From a viewership standpoint, we got a ton of viewers from that crazy press attention once it was revealed that it was being produced. The show was actually at its biggest in terms of viewership almost six months later because it was revealed in September 2006 and in April 2007 was actually the height of viewership on the show.

It took a while before we could make money. From when people realised it was being produced from September 2006, we didn’t make a dime until March 2007, like a 10 grand sponsorship and then we were finally able to do a big, six-figure deal with Neutrogena and that really floated the production and that really allowed us to continue.

We did a spinoff in the UK, called KateModern, which was on Bebo, which at the time was the number one social network in the UK. That ran from 2007-2008. It was a huge hit. It got tons of press coverage, it was the number one online video for like a year straight, we were actually nominated for a Bafta for that, which was pretty great. We actually licensed the show to three or four other countries, they produced a version of the show in Poland, there was a Polish lonelygirl for about a year. Korea, Japan, Italy, we licensed it to different production companies in those countries.


YOUSEF: I think even when we got a deal with Neutrogena, I think that sent little waves throughout the studios, like “Hey, have you guys heard about this little web series, they’re getting money from Neutrogena, they’re getting ad sponsorship, did you guys hear about this?”

And then all of sudden you hear about all of these shows popping up and then there were award shows, the Webbys and the Streamys.

MILES: It’s definitely an early example of online video and web series. Probably one of the first examples of branded content or product placement, and early use of social media as a way to tell a story.

MESH: I look at YouTube now and it’s a different world, I just don’t even recognise it. No one’s really using YouTube to tell stories anymore, so that is bizarre to me, that that’s not there.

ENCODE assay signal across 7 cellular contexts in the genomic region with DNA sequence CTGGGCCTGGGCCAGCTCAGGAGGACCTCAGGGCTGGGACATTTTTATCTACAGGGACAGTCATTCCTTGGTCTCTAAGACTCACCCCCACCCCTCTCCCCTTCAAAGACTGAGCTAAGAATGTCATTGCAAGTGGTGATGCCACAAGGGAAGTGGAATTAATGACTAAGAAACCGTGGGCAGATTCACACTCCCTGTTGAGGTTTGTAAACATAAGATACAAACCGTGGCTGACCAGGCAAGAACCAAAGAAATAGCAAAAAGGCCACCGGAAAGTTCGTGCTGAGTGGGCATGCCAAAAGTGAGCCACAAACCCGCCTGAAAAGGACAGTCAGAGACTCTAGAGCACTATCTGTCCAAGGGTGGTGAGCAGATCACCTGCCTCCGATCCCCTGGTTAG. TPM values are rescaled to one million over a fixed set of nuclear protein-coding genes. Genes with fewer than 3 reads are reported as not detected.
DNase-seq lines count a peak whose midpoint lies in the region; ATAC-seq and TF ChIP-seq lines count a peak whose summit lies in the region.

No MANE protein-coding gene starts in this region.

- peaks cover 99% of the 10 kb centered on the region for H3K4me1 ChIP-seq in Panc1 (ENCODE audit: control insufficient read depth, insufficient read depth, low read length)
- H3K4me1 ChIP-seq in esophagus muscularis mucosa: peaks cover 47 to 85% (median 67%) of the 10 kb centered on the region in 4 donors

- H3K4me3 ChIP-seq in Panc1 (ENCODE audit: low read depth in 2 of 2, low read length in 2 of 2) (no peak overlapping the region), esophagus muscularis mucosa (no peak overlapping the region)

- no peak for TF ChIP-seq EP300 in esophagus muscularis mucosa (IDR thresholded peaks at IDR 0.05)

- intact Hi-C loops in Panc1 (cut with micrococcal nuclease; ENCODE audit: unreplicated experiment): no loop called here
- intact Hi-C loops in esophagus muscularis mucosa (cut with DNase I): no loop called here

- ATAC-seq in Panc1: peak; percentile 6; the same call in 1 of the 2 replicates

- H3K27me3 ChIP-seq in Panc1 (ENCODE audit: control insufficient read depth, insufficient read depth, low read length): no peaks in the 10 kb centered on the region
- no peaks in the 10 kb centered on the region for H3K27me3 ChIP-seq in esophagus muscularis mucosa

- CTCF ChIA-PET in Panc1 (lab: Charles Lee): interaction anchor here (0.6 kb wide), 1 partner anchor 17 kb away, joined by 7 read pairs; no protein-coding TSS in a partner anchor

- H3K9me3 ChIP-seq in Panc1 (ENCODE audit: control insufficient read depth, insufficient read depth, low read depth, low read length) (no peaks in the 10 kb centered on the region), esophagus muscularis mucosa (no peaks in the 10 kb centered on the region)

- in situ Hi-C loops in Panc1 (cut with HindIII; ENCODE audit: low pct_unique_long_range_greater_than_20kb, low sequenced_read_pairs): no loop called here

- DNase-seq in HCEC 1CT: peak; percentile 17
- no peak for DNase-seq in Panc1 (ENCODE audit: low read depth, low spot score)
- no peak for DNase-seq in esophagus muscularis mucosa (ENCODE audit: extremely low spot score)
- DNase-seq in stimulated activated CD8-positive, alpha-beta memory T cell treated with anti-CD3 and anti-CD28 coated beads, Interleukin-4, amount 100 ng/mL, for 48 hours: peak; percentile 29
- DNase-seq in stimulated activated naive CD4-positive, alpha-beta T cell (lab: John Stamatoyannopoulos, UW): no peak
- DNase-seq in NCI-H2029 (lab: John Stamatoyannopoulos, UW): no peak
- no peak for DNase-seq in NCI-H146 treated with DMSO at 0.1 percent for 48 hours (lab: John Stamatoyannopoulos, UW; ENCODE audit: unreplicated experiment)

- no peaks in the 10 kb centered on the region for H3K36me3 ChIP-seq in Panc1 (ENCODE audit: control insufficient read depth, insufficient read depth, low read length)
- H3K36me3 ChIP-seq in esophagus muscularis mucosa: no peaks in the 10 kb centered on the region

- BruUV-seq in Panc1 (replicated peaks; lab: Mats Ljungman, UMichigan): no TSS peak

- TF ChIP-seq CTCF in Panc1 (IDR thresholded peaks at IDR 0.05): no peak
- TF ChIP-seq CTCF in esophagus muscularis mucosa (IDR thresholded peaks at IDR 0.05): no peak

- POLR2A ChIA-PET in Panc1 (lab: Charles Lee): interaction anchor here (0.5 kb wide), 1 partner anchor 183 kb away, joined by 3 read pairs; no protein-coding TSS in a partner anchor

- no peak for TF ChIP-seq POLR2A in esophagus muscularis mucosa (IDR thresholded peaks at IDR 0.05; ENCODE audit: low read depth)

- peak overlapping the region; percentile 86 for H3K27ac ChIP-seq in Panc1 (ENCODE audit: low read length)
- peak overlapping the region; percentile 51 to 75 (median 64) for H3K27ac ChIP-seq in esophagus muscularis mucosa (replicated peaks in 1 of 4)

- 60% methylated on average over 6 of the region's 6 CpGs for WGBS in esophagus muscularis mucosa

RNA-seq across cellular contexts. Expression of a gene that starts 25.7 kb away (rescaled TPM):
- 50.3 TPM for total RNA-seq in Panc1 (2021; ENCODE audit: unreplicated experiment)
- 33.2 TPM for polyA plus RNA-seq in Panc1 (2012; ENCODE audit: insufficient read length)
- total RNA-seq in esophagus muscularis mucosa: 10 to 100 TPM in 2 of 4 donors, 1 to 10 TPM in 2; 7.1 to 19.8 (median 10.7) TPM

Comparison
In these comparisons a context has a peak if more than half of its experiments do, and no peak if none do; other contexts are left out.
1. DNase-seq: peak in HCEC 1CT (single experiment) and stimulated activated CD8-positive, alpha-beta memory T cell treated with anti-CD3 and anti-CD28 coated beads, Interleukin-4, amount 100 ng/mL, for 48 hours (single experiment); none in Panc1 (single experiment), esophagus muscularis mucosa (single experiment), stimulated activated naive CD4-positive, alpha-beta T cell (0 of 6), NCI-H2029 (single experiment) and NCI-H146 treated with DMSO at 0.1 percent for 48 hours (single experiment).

JESS: The character was lovable and fun to watch, but at the same time those videos wouldn’t be super, super popular to watch today because there are so many other options. Then it was like, “Oh, this is a cute, fun girl doing things on YouTube and making funny science videos”. But now, yeah, I don’t know, I don’t know if it would fare the same or not.

MILES: There are a lot of YouTubers, who, as the 10 year anniversary is coming up, have been coming out of the woodwork saying they were influenced [by lonelygirl15]. Like John Green, who’s one half of the vlogbrothers and co-create of Vid-con and he wrote a bunch of books, including Paper Towns and Fault in our Stars, they both became movies. There was some interview he did a few months ago where he said that Lonelygirl was one of his three top influences of all time.

MILES: A lot of the fans have gone on to create their own things, Jenni’s a great example. She created a fan series for Lonelygirl and then we hired her as a production assistant on the show for a while and now she is an Emmy award-winning web producer, with The Lizzie Bennet Diaries.

JENNI: It changed my life. It literally changed my life.

*Interviews have been edited for clarity.